The news site Guardian is warning members of its UK jobs site that the site has been breached, and that personal data may been snagged.Thanks to a police request (because the incident is under investigation), according to a statement posted by the Guardian, we don't yet know how the breach occurred, or what information was stolen. Here's from the statement over the weekend:
We can confirm that we are investigating a breach of security to the guardian jobs site that we were alerted to yesterday. We have been assured by our provider that the system is now secure and we have identified and contacted everyone who may have been affected. That statement was later updated to explain that about 500,000 users were contacted.What's liable to have to have been stolen? It's probably a safe assumption that users affected by the breach had their resumes accessed, and contact information. Let's hope no log-on credentials or any credit card information was accessible.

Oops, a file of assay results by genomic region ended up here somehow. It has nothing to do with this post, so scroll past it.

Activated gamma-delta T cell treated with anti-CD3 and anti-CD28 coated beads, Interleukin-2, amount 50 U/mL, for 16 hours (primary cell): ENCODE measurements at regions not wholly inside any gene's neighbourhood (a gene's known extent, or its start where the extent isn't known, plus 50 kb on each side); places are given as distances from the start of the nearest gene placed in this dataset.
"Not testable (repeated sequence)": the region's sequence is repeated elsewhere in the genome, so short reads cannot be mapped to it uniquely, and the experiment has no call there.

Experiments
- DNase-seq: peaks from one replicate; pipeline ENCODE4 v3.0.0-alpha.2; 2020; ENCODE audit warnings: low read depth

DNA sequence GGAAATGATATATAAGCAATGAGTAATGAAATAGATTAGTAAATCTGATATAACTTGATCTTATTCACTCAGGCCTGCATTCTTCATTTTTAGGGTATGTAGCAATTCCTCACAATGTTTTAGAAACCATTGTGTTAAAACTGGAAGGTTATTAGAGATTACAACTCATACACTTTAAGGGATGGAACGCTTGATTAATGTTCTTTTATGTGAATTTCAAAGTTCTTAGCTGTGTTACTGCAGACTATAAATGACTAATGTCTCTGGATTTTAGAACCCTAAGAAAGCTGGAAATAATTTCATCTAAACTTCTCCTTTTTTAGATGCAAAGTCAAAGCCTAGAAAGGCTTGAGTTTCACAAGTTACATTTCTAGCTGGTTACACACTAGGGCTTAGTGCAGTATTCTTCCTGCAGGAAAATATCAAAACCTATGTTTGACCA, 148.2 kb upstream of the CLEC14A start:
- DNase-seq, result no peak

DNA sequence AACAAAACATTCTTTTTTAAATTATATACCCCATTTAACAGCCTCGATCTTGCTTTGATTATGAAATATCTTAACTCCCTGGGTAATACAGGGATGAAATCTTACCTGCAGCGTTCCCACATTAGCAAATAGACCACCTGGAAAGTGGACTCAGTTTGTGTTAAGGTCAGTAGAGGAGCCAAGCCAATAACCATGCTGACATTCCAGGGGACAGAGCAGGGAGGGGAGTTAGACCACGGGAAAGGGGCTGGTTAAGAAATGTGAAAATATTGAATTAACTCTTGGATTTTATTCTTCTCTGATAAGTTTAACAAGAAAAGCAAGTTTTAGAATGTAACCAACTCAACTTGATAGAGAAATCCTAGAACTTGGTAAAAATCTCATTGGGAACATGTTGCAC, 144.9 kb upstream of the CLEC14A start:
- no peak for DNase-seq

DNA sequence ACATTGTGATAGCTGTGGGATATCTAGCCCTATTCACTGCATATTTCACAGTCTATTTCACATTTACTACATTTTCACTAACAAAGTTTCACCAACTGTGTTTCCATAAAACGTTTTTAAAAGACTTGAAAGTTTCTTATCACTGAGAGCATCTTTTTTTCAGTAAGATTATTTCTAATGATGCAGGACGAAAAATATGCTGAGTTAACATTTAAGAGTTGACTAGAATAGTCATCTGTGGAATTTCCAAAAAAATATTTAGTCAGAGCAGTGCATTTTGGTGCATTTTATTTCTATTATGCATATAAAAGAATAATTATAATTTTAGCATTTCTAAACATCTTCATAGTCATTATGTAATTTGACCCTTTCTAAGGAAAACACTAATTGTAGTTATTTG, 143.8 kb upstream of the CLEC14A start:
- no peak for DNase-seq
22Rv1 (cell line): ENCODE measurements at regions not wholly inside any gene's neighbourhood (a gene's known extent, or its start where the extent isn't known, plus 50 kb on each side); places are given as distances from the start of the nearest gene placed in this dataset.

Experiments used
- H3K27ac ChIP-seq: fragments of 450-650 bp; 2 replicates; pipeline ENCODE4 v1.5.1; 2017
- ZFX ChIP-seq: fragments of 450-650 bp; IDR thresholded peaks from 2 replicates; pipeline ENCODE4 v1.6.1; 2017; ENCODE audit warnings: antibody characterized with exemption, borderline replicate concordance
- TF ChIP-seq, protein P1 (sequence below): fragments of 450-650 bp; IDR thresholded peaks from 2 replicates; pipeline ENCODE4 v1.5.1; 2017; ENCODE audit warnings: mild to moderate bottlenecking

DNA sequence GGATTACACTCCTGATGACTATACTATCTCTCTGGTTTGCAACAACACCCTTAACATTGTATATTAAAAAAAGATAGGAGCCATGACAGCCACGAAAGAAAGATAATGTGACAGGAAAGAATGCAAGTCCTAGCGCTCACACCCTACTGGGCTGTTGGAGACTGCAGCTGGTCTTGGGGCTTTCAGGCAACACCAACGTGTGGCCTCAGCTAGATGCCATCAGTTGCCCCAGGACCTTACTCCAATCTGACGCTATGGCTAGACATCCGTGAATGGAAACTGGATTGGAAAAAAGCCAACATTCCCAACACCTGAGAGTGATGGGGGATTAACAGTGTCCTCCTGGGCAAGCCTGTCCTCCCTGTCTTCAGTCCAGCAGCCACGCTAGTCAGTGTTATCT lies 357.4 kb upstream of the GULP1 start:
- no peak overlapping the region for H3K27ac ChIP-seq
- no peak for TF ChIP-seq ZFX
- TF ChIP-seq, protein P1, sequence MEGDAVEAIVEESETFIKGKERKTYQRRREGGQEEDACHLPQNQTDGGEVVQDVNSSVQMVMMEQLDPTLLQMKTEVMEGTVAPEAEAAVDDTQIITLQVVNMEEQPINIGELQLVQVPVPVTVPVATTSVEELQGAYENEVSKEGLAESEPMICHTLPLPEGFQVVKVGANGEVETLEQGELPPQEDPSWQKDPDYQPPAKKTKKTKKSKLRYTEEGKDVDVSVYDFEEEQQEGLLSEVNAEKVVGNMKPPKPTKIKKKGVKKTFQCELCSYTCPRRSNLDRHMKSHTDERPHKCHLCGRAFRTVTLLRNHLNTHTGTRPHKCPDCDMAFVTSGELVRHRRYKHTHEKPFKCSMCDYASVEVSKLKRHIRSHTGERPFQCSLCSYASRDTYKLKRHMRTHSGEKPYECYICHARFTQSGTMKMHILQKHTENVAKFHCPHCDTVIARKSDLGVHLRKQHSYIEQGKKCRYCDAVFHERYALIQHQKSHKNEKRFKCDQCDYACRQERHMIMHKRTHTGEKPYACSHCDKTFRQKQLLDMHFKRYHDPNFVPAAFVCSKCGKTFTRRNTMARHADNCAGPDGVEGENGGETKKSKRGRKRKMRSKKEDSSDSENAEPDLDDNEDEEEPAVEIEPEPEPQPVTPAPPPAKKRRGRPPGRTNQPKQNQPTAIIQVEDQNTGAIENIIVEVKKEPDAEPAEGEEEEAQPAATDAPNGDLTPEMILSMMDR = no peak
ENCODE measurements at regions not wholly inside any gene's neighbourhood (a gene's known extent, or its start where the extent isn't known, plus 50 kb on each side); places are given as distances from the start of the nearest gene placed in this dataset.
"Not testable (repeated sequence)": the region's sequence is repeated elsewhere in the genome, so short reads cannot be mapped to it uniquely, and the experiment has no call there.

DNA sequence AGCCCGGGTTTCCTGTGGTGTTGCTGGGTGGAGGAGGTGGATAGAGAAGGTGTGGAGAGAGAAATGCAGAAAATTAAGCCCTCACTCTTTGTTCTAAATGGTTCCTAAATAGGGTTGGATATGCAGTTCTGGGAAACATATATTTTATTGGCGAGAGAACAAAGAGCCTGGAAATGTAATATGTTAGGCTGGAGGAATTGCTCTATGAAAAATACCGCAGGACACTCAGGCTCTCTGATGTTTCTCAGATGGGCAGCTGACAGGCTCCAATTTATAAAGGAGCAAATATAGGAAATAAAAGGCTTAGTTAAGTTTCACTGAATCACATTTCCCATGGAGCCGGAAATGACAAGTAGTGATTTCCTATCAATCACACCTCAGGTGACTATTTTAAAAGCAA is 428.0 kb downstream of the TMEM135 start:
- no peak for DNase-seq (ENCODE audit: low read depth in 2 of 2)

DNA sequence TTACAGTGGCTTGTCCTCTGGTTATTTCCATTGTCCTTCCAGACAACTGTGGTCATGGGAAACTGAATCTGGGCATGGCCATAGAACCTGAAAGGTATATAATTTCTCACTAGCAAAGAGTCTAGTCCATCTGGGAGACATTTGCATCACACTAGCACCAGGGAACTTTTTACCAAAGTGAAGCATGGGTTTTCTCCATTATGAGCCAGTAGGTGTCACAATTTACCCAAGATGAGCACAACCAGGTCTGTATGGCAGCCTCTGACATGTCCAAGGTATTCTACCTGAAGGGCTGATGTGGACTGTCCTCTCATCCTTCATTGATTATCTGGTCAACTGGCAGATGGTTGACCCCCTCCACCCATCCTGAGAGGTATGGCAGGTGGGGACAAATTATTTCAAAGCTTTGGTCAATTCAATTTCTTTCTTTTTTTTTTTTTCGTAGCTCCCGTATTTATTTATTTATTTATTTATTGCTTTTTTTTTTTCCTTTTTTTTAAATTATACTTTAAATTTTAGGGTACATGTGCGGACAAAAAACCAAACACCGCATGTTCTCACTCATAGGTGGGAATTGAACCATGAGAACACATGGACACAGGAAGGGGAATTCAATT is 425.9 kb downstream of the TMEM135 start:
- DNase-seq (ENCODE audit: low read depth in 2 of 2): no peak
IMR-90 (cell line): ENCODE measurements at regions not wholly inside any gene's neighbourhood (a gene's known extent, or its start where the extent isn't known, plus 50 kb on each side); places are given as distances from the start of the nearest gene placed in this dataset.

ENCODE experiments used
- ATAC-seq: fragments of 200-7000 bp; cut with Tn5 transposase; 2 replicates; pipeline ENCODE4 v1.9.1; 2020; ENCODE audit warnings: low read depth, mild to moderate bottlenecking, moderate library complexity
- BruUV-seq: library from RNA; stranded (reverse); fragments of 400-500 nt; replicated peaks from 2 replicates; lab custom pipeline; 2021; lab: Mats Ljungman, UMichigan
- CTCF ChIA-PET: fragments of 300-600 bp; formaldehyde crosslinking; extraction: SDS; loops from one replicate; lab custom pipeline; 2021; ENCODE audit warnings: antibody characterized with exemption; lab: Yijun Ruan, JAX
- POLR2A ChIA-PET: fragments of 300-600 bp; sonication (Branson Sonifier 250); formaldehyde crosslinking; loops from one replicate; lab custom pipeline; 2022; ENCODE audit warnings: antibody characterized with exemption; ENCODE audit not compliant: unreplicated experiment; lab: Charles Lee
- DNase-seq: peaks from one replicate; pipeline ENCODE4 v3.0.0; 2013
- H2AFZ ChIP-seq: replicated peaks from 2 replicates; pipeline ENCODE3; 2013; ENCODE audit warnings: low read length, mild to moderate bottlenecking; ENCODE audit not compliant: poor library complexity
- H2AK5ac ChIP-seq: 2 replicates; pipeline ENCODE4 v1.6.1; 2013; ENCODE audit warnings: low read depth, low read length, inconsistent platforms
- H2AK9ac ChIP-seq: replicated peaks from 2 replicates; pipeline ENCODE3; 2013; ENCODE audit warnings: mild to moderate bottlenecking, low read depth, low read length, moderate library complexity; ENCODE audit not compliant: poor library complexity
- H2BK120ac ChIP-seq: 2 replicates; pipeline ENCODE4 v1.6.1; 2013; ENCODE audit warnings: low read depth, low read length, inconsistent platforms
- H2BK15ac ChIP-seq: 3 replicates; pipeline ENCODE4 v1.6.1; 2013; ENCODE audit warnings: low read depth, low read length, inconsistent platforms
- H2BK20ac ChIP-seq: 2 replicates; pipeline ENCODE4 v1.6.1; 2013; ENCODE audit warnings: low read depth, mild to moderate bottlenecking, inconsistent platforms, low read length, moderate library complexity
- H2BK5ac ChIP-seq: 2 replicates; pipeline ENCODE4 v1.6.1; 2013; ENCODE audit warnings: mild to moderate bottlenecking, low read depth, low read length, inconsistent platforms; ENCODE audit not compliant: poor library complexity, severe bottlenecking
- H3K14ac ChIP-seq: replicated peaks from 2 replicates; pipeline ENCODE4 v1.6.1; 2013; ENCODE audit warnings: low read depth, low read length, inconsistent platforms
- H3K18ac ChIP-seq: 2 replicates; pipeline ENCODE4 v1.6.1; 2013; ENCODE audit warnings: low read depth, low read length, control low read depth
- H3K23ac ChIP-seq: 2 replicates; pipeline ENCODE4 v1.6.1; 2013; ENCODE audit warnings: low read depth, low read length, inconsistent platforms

Some will argue that it's no big deal stealing resumes and contact information. But if that's the case, why would cyber thieves engage in what the Guardian described as a "deliberate and sophisticated crime" to anonymously grab data that wouldn't be useful to them?
The only ones who can answer that is the person (or persons) involved in the attack.
There's some reason job sites are being targeted. Earlier this year, job site Monster said it was victimized for the third time in three years.
A reasonable bet is that the data being gleaned from these attacks is for scams, e-mail phishing, voice mail vishing attacks aimed at job seekers.
So, if I had my data held at that site, I'd be on the lookout for some type of targeted attack, or scam, aimed at jobseekers.
Note that this hack only affected the UK jobseekers site, and not the USA Guardian jobs site.
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